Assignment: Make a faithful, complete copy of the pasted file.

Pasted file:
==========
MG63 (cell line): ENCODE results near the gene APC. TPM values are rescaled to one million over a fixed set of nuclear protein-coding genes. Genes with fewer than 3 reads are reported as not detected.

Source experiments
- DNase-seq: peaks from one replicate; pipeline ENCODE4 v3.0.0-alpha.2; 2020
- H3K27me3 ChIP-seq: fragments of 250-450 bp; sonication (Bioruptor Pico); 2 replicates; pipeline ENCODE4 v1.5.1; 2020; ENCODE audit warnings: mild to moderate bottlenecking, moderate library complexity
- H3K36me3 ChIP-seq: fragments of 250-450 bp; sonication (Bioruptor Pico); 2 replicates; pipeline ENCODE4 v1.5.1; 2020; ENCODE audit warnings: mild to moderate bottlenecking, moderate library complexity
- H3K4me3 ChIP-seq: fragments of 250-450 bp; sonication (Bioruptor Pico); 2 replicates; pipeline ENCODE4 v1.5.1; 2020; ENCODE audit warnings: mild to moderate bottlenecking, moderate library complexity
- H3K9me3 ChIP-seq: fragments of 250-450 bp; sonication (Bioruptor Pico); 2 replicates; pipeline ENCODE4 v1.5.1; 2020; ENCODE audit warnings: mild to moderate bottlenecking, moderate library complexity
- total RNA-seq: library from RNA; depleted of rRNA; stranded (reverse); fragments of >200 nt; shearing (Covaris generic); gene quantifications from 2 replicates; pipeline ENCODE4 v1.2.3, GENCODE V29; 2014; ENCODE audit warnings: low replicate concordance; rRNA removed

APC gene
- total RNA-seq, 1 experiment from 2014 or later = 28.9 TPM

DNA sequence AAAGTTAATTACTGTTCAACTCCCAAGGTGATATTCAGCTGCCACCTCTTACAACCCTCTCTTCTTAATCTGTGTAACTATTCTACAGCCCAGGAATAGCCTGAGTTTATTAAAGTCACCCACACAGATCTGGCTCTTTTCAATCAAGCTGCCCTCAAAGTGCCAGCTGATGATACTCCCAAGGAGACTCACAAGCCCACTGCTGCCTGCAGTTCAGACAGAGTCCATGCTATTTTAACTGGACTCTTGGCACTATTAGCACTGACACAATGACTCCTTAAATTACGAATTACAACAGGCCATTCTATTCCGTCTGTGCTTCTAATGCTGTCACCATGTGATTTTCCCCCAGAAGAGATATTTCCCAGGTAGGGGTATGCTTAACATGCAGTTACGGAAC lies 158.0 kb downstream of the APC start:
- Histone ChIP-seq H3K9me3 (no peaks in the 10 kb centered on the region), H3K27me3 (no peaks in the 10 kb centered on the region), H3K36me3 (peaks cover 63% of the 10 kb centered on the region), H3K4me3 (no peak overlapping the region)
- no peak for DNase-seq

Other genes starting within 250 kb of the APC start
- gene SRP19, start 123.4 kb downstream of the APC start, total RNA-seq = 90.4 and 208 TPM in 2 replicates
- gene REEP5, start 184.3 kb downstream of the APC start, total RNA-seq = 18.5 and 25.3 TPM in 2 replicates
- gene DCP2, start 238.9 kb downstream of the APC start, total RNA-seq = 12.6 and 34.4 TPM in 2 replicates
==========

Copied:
MG63 (cell line): ENCODE results near the gene APC. TPM values are rescaled to one million over a fixed set of nuclear protein-coding genes. Genes with fewer than 3 reads are reported as not detected.

Source experiments
- DNase-seq: peaks from one replicate; pipeline ENCODE4 v3.0.0-alpha.2; 2020
- H3K27me3 ChIP-seq: fragments of 250-450 bp; sonication (Bioruptor Pico); 2 replicates; pipeline ENCODE4 v1.5.1; 2020; ENCODE audit warnings: mild to moderate bottlenecking, moderate library complexity
- H3K36me3 ChIP-seq: fragments of 250-450 bp; sonication (Bioruptor Pico); 2 replicates; pipeline ENCODE4 v1.5.1; 2020; ENCODE audit warnings: mild to moderate bottlenecking, moderate library complexity
- H3K4me3 ChIP-seq: fragments of 250-450 bp; sonication (Bioruptor Pico); 2 replicates; pipeline ENCODE4 v1.5.1; 2020; ENCODE audit warnings: mild to moderate bottlenecking, moderate library complexity
- H3K9me3 ChIP-seq: fragments of 250-450 bp; sonication (Bioruptor Pico); 2 replicates; pipeline ENCODE4 v1.5.1; 2020; ENCODE audit warnings: mild to moderate bottlenecking, moderate library complexity
- total RNA-seq: library from RNA; depleted of rRNA; stranded (reverse); fragments of >200 nt; shearing (Covaris generic); gene quantifications from 2 replicates; pipeline ENCODE4 v1.2.3, GENCODE V29; 2014; ENCODE audit warnings: low replicate concordance; rRNA removed

APC gene
- total RNA-seq, 1 experiment from 2014 or later = 28.9 TPM

DNA sequence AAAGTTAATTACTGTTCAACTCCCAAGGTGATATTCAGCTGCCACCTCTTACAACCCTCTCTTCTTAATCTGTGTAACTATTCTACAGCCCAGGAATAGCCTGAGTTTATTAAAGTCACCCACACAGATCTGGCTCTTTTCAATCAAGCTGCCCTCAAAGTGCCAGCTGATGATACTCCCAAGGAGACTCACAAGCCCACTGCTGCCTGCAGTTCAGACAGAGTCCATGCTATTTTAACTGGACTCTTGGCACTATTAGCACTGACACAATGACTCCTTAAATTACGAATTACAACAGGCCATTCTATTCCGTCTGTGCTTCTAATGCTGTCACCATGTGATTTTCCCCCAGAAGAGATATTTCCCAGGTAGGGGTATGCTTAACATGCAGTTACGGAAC lies 158.0 kb downstream of the APC start:
- Histone ChIP-seq H3K9me3 (no peaks in the 10 kb centered on the region), H3K27me3 (no peaks in the 10 kb centered on the region), H3K36me3 (peaks cover 63% of the 10 kb centered on the region), H3K4me3 (no peak overlapping the region)
- no peak for DNase-seq

Other genes starting within 250 kb of the APC start
- gene SRP19, start 123.4 kb downstream of the APC start, total RNA-seq = 90.4 and 208 TPM in 2 replicates
- gene REEP5, start 184.3 kb downstream of the APC start, total RNA-seq = 18.5 and 25.3 TPM in 2 replicates
- gene DCP2, start 238.9 kb downstream of the APC start, total RNA-seq = 12.6 and 34.4 TPM in 2 replicates